i have an improvement for the sims VCA, which is shown earlier in this thread, and in the paper listed at the beginning. those both go well below the .02% level, and the simple method i show above gets almost to that level. the SNR isnt as good for the sims version as for other LM13700 implementations, and both of those are worse than the SSM2164. but, the LM13700 using the linearizing diodes is temperature compensated, which the SSM2164 is not (but can be made to be so). the SSM2164 has a lower bound on the distortion it can achieve due to its voltage to current converter at the input stage, which has an offset voltage that is signal amplitude dependent. this can be eliminated with an external voltage to current converter, but thats horribly complicated. both good chips, each with their own strengths. 

Haralds:Werk 
guest wrote:  i have an improvement for the sims VCA, which is shown earlier in this thread, and in the paper listed at the beginning. those both go well below the .02% level, and the simple method i show above gets almost to that level. 
Thank you for the reminder. I have read your paper some time ago but totally forgot about it. Sorry. I will apply your improvement to my Sims Version asap. 

neil.johnson 
So far, on a sample of one original ADI SSM2164, I've got down to 0.006% THD+N at 0dBu sine wave. It does vary quite a bit with amplitude, supply voltages and mode current so for best performance you need to keep it in its sweetspot.
Neil 

guest 
awesome, thanks for that information. datasheets tend to be a bit conservative. 

Dr. SketchnEtch 
guest wrote:  the LM13700 using the linearizing diodes is temperature compensated, which the SSM2164 is not (but can be made to be so). 
When the 2164 is used in linearized mode, as per Mike Irwin's circuit (and virtually every VCA in Euroland), it is temperature compensated. The linearized 2164 VCA has no temperature coefficient. 

555x555 
I've been going over this paper while trying to design a VCA. First off, thanks for all of this; this is a lot of serious, quantified hard work. I'm a little confused about something. I see you measure harmonic distortion, hence linearity, but can't harmonic distortion be made vanishingly small simply by limiting the swing of the input signal? Like if you increase both the resistor on the output opamp and on the input network, this makes the harmonic distortion better, at the expense of increased noise. So then, isn't the issue the relative ways to use the OTA that give you the best distortion, given a particular SNR? I'm particularly thinking about your 47k resistor on the bias diodes in the nonopamp version you tested. In some quick simulations, 47k/250u gives nearly as good a current source as an LM317 fixed current source, so this seems like a pretty good value. But then you're also using higher values for the source resistors. Can't you just keep those same higher values for the source resistors, hence getting the same SNR, but with less distortion bc the input swing gets smaller? Like, if we drive the LM13700 right to the point of clipping, there are some configurations that give up linearity more gradually than others. But if some configurations also give us lower SNR, then we have to drive the LM13700 less hard to get the same SNR, and hence don't we gain in linearity?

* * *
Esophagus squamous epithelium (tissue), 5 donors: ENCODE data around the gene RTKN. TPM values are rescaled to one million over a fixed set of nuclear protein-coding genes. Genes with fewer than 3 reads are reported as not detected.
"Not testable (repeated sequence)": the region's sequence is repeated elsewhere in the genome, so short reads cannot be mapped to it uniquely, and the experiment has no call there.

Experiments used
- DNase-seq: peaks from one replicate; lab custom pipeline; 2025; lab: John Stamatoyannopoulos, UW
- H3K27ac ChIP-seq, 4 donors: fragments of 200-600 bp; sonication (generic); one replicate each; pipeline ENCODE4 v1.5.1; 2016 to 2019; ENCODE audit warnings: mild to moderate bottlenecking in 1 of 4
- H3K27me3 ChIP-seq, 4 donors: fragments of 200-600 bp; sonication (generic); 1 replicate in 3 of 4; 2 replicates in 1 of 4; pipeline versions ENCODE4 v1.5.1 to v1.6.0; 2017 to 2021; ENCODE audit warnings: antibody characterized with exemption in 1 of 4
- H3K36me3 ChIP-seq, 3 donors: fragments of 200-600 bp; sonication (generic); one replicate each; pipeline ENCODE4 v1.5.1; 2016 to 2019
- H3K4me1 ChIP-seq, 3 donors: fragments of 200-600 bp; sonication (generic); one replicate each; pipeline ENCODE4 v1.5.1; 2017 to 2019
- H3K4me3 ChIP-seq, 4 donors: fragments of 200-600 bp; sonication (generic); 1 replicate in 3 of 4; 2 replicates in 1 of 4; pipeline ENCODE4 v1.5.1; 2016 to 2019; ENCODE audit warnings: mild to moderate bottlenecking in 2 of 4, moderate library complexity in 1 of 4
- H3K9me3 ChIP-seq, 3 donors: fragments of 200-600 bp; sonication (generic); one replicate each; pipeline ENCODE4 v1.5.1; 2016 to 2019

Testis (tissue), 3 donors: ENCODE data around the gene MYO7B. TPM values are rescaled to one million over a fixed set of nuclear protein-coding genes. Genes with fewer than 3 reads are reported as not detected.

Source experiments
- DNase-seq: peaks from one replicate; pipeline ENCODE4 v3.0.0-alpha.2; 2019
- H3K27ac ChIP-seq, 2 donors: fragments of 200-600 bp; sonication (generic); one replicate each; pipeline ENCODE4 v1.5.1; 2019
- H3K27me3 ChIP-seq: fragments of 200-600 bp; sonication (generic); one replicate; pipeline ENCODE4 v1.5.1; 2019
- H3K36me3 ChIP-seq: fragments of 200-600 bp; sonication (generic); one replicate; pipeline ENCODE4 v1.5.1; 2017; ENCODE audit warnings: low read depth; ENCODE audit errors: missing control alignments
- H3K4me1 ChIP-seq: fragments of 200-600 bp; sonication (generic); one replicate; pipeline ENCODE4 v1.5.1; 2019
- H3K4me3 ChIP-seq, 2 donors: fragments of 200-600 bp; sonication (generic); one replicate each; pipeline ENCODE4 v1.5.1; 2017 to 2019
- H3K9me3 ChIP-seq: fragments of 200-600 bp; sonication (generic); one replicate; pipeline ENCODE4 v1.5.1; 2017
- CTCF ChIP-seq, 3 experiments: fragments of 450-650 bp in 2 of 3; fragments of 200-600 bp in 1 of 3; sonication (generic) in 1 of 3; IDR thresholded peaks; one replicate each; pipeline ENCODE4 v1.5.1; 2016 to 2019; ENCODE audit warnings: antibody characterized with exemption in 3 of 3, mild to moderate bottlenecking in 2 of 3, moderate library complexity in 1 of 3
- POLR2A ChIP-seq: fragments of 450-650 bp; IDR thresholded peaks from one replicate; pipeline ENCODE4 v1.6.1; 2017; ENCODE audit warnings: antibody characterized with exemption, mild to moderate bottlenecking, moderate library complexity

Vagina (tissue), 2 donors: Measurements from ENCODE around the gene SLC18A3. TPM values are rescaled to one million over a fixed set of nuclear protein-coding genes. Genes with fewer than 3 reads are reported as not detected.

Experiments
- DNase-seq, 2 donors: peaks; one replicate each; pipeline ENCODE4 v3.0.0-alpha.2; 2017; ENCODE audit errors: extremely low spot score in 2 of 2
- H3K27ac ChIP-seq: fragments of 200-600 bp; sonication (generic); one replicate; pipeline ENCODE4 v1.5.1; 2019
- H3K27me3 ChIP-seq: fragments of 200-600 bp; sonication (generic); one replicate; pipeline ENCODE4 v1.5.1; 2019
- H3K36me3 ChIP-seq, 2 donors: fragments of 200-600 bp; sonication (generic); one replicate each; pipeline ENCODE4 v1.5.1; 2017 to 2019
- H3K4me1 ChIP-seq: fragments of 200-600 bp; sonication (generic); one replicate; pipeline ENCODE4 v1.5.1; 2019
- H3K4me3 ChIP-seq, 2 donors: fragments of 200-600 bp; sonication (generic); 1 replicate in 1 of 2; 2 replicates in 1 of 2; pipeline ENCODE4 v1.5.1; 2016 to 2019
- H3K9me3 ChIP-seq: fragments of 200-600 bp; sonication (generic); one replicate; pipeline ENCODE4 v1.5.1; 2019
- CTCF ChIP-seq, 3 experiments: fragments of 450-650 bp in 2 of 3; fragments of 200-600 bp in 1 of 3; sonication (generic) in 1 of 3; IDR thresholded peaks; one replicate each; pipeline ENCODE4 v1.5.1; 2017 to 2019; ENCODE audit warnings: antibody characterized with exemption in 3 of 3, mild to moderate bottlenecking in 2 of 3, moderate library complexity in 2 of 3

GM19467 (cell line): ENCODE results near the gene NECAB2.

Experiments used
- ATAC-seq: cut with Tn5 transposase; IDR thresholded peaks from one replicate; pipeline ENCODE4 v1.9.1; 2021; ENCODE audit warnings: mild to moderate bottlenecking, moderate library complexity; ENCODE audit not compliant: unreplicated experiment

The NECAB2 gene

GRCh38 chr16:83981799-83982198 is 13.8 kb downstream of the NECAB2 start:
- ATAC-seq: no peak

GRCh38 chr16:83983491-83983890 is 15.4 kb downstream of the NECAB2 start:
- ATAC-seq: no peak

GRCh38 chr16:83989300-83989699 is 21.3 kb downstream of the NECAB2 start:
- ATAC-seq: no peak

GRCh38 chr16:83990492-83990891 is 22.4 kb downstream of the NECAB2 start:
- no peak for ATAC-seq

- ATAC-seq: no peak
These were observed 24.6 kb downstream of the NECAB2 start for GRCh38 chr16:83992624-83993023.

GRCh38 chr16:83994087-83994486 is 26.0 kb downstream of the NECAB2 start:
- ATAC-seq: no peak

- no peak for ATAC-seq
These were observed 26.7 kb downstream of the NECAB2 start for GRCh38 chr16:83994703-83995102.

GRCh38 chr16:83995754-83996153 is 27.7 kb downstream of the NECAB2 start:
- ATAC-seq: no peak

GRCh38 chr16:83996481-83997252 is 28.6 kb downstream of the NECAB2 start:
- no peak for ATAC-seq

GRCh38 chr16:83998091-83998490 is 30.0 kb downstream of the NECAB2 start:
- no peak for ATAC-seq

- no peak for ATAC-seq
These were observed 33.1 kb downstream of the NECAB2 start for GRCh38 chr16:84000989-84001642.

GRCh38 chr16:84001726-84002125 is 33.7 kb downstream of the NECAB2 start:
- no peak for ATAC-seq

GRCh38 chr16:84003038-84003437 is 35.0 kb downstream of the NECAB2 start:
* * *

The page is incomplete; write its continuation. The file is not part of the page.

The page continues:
Thanks in advance for the clarification. 

guest 
you are correct that the issue is THD/SNR, not just THD. the output noise is linear with bias current, and doesnt change a whole lot with diode current or input resistors (up to a point, of course. the noise contribution of the diodes and input resistors is typically small compared to the current noise in the output stage). so, the real metric, is what THD you get for a particular percentage of full scale drive. for example, if you have 100uA of bias current, the ouptut can swing +/100uA at full scale. so if i give an input that drives it at +/50uA at the output, im at 50% full scale. the graphs of distortion in the paper are almost these graphs, but not quite. some of the input/output relations are not very linear at high drives, so they get worse at the upper levels. but, for most of the range, the graphs can pretty much be taken as THD/SNR graphs as well.
if you go to small input swings, you get worse SNR (i have some of this quantiifed in my 2164 posts from a few months back). but, you also get worse offset voltage variation. this hurts in a couple of ways. first off, your second harmonic distortion is a function of offset voltage, so that can easily drift into problematic areas, and the feedthrough is offset voltage dependent as well. so if your input signal is 5mV, and offset might drift 1mV, that is a much higher percentage of total range than if you were inputting a 50mV signal.
ive gone through and optimized the design for the case where a current source (of any sort) is used for the diode bias. there is a tradeoff between source resistance and diode current. i think i settled on 100uA diode current, with 10k source resistors. 22k gave better results, but also started to give larger variation in bleedtrhough if an extra 1k was tacked on to the source (as might be the case as some manufacturers put 1k protection resistors at their outputs). so it sort of depends upon your application. 

555x555 
OK, thank you, that is clarifying. So, theoretically anyway, the tradeoff between SNR and THD is external to the parts of the circuit you're considering. Basically, there is a source resistor/diode current combination that will give the lowest THD at a specific % of the output swing; the relationship between the voltage swing from the previous stage and the resistor on the ItoV opamp is what's going to determine the SNR to THD ratio.